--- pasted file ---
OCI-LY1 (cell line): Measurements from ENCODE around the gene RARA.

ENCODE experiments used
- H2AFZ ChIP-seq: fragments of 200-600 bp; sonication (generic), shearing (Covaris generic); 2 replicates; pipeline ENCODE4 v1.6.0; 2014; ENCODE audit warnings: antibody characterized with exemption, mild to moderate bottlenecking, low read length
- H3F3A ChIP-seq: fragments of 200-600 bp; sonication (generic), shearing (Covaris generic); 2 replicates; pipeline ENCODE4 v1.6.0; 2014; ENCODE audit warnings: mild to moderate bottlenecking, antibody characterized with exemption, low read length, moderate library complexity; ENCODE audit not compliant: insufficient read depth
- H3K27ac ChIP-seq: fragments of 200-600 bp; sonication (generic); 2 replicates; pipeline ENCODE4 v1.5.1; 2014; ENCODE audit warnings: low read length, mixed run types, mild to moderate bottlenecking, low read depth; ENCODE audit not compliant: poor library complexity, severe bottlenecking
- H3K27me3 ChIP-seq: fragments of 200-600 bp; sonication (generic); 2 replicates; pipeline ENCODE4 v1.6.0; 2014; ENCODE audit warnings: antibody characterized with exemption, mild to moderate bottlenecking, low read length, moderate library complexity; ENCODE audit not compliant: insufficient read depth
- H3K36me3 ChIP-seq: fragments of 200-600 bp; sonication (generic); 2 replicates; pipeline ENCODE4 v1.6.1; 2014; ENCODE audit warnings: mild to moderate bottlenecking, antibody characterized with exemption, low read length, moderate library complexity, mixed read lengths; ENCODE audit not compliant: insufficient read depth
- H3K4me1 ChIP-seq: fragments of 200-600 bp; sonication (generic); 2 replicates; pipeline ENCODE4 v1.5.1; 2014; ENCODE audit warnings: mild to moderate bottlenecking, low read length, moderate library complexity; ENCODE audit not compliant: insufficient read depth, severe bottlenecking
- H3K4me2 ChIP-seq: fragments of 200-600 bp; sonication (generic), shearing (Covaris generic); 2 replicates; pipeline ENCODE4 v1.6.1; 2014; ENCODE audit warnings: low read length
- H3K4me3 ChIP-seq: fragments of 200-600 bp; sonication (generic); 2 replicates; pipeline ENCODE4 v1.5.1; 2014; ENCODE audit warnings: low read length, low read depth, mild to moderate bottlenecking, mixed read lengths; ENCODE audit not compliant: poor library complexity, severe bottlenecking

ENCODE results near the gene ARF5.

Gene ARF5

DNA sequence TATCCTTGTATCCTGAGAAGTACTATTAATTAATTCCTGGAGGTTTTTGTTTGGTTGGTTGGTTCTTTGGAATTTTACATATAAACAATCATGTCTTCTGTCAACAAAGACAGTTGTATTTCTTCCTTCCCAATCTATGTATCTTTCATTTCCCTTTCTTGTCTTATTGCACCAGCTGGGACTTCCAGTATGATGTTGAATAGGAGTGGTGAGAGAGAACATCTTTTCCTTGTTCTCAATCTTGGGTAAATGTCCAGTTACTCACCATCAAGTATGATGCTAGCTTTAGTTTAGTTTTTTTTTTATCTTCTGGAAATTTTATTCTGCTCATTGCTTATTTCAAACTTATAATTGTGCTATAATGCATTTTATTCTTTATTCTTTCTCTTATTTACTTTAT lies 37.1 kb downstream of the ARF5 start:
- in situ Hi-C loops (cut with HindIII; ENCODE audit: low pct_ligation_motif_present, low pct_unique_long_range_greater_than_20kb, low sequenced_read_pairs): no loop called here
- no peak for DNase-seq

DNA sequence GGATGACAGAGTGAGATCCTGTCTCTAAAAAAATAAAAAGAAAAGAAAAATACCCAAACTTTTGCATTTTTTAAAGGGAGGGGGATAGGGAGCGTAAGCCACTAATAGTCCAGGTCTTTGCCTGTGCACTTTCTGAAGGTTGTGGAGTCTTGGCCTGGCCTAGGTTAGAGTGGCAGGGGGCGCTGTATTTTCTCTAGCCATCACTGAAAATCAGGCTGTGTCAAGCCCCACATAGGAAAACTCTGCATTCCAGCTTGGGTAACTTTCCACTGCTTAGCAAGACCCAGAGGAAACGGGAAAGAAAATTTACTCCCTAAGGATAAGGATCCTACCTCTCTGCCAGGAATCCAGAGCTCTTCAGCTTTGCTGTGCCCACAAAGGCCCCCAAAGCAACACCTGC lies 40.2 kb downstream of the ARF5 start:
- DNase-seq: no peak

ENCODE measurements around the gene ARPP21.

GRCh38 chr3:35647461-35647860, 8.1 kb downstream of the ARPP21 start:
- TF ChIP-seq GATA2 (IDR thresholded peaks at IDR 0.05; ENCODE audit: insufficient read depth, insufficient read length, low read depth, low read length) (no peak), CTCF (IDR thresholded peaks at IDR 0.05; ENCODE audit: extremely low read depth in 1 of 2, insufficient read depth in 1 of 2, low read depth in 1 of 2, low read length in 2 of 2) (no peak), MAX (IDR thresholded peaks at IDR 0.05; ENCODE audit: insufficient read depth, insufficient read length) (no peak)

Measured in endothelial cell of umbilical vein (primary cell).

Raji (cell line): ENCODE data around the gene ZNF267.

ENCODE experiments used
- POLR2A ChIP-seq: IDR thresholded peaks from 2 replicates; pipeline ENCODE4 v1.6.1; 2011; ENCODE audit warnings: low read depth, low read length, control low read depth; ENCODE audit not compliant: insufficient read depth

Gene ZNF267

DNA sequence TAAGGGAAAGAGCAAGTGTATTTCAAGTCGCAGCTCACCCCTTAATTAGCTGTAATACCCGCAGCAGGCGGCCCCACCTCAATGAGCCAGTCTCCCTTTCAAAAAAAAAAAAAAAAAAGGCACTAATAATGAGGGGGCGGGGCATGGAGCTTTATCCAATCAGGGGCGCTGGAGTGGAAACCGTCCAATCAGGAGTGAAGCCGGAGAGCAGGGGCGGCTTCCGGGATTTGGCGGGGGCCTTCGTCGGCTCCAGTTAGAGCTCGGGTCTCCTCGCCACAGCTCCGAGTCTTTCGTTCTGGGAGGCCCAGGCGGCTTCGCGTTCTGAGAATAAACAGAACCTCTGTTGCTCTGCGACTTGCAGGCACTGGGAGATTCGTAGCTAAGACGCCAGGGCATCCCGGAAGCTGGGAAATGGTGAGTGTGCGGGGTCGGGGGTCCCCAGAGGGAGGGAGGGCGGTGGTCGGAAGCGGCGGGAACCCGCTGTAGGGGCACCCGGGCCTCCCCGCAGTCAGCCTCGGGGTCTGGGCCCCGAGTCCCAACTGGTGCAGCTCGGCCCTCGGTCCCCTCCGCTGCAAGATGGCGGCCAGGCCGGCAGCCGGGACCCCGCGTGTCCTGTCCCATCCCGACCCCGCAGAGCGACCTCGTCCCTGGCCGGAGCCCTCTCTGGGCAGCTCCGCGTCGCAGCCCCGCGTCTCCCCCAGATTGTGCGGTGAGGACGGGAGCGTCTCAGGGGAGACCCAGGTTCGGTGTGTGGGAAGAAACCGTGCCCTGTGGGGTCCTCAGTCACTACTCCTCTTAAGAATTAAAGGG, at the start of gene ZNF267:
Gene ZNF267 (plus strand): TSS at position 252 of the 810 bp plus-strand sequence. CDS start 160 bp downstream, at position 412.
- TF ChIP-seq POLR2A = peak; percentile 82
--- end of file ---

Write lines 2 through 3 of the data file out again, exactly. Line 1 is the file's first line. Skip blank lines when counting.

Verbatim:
ENCODE experiments used
- H2AFZ ChIP-seq: fragments of 200-600 bp; sonication (generic), shearing (Covaris generic); 2 replicates; pipeline ENCODE4 v1.6.0; 2014; ENCODE audit warnings: antibody characterized with exemption, mild to moderate bottlenecking, low read length